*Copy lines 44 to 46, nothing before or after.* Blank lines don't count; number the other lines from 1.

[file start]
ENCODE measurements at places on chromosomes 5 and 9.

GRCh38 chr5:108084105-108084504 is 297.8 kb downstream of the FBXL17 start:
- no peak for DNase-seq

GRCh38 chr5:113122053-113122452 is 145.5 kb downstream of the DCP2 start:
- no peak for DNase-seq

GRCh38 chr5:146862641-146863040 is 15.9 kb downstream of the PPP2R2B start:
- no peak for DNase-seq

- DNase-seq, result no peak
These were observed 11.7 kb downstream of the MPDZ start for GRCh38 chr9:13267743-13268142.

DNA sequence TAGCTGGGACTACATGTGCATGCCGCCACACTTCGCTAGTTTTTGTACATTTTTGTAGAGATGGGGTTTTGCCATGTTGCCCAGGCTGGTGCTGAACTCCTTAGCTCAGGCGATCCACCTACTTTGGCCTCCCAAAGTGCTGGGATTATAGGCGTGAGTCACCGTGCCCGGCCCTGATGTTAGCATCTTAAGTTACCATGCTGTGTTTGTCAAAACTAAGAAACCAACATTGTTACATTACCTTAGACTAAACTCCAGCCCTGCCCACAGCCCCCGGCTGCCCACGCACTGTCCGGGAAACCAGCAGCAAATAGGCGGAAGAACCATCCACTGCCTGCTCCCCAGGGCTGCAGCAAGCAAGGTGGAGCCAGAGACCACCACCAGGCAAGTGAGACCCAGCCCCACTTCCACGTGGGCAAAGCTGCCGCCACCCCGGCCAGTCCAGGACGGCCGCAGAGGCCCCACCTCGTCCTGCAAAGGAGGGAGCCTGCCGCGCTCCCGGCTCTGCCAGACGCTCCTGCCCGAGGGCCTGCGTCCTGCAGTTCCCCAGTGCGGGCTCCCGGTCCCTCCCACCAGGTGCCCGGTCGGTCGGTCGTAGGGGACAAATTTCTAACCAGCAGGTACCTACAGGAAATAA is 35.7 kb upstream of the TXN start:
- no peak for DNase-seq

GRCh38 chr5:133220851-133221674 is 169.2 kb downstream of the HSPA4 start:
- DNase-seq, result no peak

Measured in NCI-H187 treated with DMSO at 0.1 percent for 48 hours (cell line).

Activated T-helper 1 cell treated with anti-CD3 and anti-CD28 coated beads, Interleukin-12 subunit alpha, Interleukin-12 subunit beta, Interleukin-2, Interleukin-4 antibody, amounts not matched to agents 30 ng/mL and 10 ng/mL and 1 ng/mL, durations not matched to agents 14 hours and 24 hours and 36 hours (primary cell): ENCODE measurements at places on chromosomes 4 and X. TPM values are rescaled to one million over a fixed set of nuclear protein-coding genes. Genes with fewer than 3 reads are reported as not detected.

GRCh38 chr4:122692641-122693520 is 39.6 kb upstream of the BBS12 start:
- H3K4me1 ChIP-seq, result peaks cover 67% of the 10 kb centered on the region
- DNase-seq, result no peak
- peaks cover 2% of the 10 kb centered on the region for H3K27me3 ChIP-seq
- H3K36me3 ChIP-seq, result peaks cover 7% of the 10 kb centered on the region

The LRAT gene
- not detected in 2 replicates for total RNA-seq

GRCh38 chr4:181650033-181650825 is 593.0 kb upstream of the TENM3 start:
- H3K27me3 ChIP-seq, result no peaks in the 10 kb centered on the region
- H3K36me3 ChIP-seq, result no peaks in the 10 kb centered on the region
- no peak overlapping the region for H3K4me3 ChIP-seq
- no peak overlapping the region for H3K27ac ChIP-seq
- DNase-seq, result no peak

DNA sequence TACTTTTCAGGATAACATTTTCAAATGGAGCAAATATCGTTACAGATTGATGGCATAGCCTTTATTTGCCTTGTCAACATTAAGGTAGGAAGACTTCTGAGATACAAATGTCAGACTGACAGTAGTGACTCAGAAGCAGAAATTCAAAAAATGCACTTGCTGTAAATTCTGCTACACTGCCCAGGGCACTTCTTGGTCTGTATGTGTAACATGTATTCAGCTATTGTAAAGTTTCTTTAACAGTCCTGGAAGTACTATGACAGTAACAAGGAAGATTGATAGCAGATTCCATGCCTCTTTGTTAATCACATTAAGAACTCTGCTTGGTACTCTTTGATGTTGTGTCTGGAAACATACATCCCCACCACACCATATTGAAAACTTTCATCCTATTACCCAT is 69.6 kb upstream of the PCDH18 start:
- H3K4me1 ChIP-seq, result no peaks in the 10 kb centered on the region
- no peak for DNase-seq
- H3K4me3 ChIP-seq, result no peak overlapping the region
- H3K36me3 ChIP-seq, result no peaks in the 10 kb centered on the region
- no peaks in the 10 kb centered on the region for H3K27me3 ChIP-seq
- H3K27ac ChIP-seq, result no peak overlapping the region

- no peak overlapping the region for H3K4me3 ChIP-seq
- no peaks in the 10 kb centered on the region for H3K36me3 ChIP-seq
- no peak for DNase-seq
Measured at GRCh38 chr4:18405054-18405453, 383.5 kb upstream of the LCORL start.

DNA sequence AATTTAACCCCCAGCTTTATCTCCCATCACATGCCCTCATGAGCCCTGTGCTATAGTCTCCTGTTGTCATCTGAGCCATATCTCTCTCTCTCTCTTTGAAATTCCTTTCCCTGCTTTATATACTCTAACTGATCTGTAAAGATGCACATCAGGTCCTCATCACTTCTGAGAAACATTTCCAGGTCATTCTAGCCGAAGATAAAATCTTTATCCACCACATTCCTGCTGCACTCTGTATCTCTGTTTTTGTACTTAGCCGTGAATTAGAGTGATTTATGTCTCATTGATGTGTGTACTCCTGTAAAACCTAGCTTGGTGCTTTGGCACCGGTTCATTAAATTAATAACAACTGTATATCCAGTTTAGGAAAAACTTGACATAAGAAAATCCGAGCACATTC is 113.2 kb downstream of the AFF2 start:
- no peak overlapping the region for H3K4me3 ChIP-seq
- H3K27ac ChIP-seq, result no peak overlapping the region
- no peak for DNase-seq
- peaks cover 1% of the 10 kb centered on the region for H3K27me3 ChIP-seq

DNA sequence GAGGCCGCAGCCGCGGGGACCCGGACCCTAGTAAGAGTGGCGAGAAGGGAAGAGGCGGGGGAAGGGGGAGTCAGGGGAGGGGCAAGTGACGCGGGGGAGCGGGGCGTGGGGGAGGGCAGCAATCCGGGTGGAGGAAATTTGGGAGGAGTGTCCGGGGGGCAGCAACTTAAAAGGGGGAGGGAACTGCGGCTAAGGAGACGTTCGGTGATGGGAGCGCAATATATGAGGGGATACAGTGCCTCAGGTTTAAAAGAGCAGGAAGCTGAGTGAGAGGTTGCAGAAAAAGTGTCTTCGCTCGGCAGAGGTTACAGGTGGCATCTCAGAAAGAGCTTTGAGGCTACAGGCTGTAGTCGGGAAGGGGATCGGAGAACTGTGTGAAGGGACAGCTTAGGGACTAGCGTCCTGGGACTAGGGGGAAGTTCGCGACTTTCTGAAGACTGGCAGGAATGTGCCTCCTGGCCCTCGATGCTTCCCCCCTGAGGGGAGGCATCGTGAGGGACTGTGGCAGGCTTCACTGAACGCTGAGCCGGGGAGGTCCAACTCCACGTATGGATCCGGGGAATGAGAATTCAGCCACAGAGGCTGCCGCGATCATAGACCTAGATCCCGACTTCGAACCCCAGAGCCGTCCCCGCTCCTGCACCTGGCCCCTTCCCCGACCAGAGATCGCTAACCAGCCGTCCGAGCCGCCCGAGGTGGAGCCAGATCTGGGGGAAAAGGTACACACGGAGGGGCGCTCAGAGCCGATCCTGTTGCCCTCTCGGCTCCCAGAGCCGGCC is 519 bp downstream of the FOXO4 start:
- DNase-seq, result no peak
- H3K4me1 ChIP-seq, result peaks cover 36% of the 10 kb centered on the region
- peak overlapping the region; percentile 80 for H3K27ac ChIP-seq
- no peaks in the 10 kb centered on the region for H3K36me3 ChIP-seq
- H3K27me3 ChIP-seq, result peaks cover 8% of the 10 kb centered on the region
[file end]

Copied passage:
- peaks cover 1% of the 10 kb centered on the region for H3K27me3 ChIP-seq

DNA sequence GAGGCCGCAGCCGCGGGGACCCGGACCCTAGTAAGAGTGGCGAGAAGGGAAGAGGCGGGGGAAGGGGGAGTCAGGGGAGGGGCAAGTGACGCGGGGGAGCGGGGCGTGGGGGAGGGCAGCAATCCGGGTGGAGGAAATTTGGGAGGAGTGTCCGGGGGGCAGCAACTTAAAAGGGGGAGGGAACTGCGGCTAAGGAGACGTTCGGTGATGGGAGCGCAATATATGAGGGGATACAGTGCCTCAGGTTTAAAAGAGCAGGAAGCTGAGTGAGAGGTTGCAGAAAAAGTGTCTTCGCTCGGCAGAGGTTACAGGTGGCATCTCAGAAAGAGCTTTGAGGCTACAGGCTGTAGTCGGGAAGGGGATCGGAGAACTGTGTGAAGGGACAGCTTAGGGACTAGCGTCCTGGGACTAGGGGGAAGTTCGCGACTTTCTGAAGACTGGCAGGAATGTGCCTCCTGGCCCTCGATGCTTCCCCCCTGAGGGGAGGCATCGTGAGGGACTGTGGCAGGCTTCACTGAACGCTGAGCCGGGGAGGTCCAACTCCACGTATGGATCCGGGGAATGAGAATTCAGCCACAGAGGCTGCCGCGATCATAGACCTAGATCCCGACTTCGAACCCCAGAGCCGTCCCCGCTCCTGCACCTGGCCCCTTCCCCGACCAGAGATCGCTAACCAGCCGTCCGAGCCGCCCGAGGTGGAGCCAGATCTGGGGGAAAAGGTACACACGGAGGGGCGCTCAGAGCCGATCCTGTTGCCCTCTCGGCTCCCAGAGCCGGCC is 519 bp downstream of the FOXO4 start:
- DNase-seq, result no peak